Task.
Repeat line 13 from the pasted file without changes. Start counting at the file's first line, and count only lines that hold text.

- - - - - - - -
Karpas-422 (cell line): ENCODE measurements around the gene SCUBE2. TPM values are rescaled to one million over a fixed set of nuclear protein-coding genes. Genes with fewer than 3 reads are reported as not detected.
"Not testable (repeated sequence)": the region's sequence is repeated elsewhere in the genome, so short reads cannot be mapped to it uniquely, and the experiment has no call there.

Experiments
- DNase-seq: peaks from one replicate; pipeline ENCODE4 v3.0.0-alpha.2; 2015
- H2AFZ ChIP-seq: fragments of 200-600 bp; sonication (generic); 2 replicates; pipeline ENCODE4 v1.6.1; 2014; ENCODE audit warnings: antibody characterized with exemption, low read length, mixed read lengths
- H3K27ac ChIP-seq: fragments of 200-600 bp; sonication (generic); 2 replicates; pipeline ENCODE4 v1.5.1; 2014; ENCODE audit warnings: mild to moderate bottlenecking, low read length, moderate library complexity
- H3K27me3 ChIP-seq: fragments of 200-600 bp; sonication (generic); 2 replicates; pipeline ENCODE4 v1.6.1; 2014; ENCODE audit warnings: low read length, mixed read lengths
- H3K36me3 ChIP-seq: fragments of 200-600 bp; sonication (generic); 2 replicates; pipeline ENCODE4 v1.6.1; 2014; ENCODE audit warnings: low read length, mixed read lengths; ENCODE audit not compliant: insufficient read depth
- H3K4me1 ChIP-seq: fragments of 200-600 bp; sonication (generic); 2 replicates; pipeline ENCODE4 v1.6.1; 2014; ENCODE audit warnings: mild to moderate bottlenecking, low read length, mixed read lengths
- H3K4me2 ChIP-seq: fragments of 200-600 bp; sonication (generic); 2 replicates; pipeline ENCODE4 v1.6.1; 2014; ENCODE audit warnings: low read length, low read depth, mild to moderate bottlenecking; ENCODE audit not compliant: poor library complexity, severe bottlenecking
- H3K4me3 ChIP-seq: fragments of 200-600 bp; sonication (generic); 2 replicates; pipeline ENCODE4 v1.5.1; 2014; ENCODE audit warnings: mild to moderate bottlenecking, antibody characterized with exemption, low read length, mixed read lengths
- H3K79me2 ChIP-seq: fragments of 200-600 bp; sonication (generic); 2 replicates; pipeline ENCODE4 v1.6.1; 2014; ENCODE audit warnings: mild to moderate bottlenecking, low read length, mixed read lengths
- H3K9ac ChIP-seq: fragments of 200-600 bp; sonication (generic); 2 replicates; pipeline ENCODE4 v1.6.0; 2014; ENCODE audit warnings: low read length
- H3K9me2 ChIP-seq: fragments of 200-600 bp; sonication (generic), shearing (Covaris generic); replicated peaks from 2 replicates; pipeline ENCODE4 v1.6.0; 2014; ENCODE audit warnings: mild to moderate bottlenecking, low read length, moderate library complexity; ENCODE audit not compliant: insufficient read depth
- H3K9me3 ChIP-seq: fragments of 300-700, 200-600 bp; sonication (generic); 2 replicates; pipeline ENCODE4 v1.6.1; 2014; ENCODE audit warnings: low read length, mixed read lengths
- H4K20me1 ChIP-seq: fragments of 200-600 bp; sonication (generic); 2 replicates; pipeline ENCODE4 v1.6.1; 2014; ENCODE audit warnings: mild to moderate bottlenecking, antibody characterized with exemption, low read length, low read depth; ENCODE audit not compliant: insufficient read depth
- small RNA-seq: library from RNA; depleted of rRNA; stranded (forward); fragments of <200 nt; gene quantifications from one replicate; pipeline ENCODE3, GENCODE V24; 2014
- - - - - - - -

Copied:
- H3K9ac ChIP-seq: fragments of 200-600 bp; sonication (generic); 2 replicates; pipeline ENCODE4 v1.6.0; 2014; ENCODE audit warnings: low read length